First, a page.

under 100 [green]
100 to 250 [yellow]
250 to 500 [pale orange]
above 500 [orange]
The bold colours give the road maps a jolly appearance. Hills, downs, etc are generally not labelled.

Woodland is not generally noticed, but the:-
area is labelled.

County areas are not noticed on the road maps.

Settlements are marked by a circle or circles, differentiated also by style of labelling. Only places on routes are noticed.
double circle; labelled in upright sans serif block caps. eg:-
image snip from map

Larger towns might be labelled in a slightly larger, serifed, block caps; in Hampshire:-

circle; labelled in upright lowercase text, eg:-
image snip from map

Middle Wallop

road distances    
gradient diagrams    

image snip from map

The network of roads is drawn by solid red lines, broad and narrow for main road and cross roads (a surprisingly old fashioned term?). Distances between towns are marked beside roads by red figures. You have to be careful how distances are understood, from which place to which?
The major routes across Hampshire are:-
from London; through Bagshot, Surrey; then Blackwater, Basingstoke, Whitchurch, Andover, Hampshire; Amesbury, Wiltshire; and west to Exeter, devon; and Lands End, Cornwall.
branch from basingstoke, through Sutton Scotney, and Stockbridge, Hampshire; then Salisbury, Wiltshire; and west.
branch from the Basingstoke-Stockbridge road, through Popham to Winchester, Hampshire AND from Winchester through Romsey, Lyndhurst, Hampshire, then Christchurch to Poole, Dorset; and beyond.
from London; through Bagshot, Surrey; across a corner of Hampshire; through Farnham, Surrey; then Alton, New Alresford, Winchester, to Southampton, Hampshire AND from Southampton, Hampshire; to Salisbury, Wiltshire AND a link to Lyndhurst etc.
from London; through Guildford and Godalming, Surrey; then Liphook, Petersfield, Horndean, Cosham, to Portsmouth, Hampshire.
from Southampton, through Fareham, Cosham, Havant, Hampshire; to Chichester, West Sussex; and beyond AND a branch from Fareham to Gosport, Hampshire.
from Oxford, Oxfordshire; through Newbury, Berkshire; then Whitchurch to Winchester, Hampshire.
The pages after the road maps have gradient diagrams, road profiles, of a number of the main routes. The horizontal scale is about 8 miles to 1 inch; the base line marked and labelled at 5 mile intervals. The vertical scale is about 1100 feet to 1 inch; there are horizontal rules at 100, 250 and 500 feet, and the 'land' below the road line is layer coloured. Various places, settlements on hill tops, are labelled along the route. Each road profile is titled.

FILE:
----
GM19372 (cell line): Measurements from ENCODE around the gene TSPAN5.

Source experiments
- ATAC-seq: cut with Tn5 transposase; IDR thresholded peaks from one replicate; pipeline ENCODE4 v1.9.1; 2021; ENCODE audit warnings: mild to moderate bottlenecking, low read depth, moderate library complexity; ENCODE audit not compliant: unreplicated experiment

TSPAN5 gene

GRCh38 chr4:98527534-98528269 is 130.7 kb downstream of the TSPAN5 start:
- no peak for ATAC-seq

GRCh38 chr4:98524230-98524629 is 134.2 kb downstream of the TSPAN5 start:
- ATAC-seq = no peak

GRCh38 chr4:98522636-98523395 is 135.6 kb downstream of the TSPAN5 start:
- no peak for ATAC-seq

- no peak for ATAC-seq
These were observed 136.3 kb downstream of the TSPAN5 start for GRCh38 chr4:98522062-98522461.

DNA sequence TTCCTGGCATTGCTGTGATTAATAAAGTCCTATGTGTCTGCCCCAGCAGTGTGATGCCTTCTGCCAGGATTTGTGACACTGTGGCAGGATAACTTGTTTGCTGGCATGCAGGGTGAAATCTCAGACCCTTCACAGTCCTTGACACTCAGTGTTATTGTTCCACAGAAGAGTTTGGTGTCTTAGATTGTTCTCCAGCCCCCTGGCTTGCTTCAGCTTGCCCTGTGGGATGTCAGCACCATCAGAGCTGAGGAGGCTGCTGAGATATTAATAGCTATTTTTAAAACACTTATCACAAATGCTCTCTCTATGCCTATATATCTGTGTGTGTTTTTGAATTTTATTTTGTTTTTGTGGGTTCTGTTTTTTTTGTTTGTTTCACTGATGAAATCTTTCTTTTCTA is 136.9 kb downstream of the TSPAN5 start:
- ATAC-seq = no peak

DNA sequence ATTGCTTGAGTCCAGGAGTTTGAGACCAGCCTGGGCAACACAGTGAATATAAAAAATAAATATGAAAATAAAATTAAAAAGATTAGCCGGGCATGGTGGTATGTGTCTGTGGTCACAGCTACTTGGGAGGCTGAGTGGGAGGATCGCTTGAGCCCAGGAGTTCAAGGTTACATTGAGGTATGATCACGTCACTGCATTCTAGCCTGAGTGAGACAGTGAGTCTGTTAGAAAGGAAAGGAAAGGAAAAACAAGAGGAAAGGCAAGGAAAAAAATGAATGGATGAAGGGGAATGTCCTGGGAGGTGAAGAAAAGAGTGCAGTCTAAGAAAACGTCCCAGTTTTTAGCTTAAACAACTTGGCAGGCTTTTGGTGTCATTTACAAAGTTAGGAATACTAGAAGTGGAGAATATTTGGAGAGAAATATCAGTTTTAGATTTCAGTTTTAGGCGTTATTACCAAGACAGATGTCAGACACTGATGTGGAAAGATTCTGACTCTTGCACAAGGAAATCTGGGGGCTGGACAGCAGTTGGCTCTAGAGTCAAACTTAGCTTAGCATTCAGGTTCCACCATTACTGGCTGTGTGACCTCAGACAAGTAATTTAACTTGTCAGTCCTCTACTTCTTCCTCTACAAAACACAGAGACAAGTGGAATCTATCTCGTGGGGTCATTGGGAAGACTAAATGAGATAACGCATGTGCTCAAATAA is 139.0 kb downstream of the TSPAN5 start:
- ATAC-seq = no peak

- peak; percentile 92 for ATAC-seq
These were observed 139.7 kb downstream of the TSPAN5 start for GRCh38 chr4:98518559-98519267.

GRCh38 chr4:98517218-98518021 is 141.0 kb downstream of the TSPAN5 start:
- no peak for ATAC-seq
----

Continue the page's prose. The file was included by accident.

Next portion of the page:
The road profiles that cross Hampshire are:-
image snip from map

LONDON TO PORTSMOUTH - from London, through Guildford and Godalming, and climb over Hindhead, Surrey; then Liphook, over hills via Rake to Sheet and Petersfield, up over War Down, down through Horndean and Waterloo, up over Portsdown, down to Cosham, Hilsea and Portsmouth, Hampshire.
LONDON TO SALISBURY - from London; through Bagshot, Surrey; over low hills to Blackwater, Hartford Bridge, Hartley Row, Hook, Nately Scures, Basingstoke, Worting, Oakley Sta, Overton, Whitchurch, Hurstbourne Priors, Andover, Middle Wallop, Hampshire; then up over downs to Salisbury, Wiltshire.
Page 105 illustrates types of four road sign:-
image snip from map

White ring; for a 10 mile per hour speed limit, or less.
Red disk; prohibition.
Red triangle; caution.
White diamond for other 'Notices under the Act'.
These signs are the first official road signs, defined by government legislation, the Motor Car Act 1903. There was a general speed limit of 20 miles an hour in 1903, so the lower speed restriction was all that was needed.
Hands, Stuart: 2002: Road Signs: Shire Publications:: ISBN 0 7478 0531 8

Page 106 gives a table giving the speed in miles per hour against the time for 1 mile. The times are in minutes and seconds from 1 min. 0 sec. in steps of 1 second, to 6 min. 0 sec, a range of speeds from 60 mph to 10 mph. This is particularly useful if there was still a general speed limit of 20 miles per hour!

Railways are drawn by a bold black line, stations marked by a circular or rectangular dot. Stations not labelled by a settlement name are labelled in italic lowercase text, eg:-
image snip from map

Oakley Sta.
Fleet Sta.


golf courses    
image snip from map

Only one miscellaneous feature is regularly marked, golf courses, by a small black rectangular flag on a low post. In Hampshire these are at:-
Aldershot, Alton, Andover, Basingstoke, Bishops Waltham, Bordon, Botley, Brockenhurst, Burley, Christchurch, Cosham, Fareham, Fleet, Gosport, Hartley Row, Lee on the Solent, Lymington, Lyndhurst, Milton, New Alresford, North Tidworth, Petersfield, Portsmouth, Preston Candover, Romsey, Rowlands Castle, South Hayling, Southampton, Swaythling, Winchester.


Throughout the book there are one line comments, page headers, page footers, interspersed in text, advertising Pratt's Perfection Spirit, and other products.

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HantsMap Notes -- PRATT1.txt
MN: 26.3.2004
last edit: 8.4.2004